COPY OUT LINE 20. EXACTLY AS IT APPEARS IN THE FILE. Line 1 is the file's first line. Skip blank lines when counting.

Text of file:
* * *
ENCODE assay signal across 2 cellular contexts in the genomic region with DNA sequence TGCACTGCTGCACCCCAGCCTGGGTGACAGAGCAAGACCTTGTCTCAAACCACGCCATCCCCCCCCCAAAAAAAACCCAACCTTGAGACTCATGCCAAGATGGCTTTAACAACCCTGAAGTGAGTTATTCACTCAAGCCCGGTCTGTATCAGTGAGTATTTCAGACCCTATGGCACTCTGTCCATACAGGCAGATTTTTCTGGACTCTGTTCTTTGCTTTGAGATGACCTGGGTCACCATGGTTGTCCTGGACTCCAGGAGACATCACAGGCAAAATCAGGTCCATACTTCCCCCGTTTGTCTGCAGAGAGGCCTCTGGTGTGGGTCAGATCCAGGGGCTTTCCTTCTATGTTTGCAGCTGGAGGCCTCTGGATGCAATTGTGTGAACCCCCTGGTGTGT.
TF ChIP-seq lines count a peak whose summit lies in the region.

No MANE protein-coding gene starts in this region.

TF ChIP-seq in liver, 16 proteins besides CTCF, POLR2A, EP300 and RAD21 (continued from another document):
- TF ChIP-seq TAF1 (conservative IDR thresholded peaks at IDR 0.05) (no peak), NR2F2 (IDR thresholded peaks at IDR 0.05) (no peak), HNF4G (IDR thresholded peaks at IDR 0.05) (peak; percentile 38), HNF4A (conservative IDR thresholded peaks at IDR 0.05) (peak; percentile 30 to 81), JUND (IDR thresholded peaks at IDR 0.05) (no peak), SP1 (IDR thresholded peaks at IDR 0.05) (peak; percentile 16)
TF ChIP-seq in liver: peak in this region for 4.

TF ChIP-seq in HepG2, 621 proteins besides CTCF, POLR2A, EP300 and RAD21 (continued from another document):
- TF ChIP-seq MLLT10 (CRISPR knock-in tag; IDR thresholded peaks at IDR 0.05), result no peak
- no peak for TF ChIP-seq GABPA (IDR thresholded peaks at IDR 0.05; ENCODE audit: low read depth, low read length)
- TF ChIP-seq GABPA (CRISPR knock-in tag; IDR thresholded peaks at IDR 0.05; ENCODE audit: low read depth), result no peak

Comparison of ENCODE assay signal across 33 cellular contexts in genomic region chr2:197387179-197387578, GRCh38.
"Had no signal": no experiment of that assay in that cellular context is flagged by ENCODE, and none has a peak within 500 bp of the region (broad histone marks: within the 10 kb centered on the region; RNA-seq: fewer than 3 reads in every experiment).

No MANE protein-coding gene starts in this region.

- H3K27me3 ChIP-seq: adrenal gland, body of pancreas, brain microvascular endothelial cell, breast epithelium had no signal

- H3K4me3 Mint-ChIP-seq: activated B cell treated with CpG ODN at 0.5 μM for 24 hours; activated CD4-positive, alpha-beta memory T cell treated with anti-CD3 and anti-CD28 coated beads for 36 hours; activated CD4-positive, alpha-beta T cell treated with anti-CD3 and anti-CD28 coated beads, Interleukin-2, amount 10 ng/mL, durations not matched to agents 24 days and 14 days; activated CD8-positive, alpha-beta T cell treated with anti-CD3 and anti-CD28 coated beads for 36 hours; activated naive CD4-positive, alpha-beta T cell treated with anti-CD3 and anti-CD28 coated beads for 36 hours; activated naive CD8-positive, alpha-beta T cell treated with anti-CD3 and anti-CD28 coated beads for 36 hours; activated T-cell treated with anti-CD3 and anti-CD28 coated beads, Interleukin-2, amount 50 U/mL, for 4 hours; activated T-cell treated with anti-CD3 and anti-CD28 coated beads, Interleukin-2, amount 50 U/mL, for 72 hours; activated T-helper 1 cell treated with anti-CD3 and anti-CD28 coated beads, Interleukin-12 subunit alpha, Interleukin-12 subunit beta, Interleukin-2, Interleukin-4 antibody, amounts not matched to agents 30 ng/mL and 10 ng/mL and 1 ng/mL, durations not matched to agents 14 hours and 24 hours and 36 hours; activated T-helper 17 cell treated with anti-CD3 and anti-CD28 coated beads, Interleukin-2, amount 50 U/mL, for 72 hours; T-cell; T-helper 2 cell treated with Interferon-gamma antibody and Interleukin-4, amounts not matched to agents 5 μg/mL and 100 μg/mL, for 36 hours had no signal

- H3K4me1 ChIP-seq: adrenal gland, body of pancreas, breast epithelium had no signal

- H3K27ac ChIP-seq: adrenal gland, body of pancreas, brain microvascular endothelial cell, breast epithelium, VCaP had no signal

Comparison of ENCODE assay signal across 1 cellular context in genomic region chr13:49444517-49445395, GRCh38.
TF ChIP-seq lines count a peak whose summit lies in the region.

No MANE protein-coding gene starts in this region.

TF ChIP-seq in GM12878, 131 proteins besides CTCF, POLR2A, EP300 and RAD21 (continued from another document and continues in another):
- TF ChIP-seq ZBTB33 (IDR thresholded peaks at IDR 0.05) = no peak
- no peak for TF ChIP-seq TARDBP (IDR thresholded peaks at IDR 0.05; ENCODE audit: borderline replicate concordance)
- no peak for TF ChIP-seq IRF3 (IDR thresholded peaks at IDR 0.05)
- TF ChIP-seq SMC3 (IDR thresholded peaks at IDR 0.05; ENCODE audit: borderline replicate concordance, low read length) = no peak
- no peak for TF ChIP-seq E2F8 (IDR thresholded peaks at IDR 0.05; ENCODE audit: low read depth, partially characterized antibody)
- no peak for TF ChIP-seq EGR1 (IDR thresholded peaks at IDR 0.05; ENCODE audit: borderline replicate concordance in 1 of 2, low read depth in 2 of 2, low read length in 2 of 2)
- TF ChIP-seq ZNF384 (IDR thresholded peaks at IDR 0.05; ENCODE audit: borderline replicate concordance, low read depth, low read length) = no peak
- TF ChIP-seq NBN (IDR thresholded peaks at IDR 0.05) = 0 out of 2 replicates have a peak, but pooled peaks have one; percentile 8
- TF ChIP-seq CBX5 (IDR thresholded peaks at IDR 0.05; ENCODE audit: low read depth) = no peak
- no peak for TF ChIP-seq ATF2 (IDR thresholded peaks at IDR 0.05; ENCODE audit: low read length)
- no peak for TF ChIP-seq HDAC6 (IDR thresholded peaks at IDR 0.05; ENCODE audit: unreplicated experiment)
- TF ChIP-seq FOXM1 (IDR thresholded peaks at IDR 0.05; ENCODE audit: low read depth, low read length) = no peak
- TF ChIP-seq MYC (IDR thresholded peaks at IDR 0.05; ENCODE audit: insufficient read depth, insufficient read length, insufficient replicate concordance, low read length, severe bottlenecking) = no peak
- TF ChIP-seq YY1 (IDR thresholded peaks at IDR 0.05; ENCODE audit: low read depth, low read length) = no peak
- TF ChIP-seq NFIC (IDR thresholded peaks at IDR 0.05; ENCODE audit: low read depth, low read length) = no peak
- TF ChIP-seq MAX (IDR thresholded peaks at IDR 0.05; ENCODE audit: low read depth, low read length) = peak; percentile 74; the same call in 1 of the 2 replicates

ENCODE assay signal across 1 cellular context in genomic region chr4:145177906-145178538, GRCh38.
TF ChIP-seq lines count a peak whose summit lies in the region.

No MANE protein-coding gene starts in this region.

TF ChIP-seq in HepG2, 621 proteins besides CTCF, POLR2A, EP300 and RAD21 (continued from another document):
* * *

No MANE protein-coding gene starts in this region.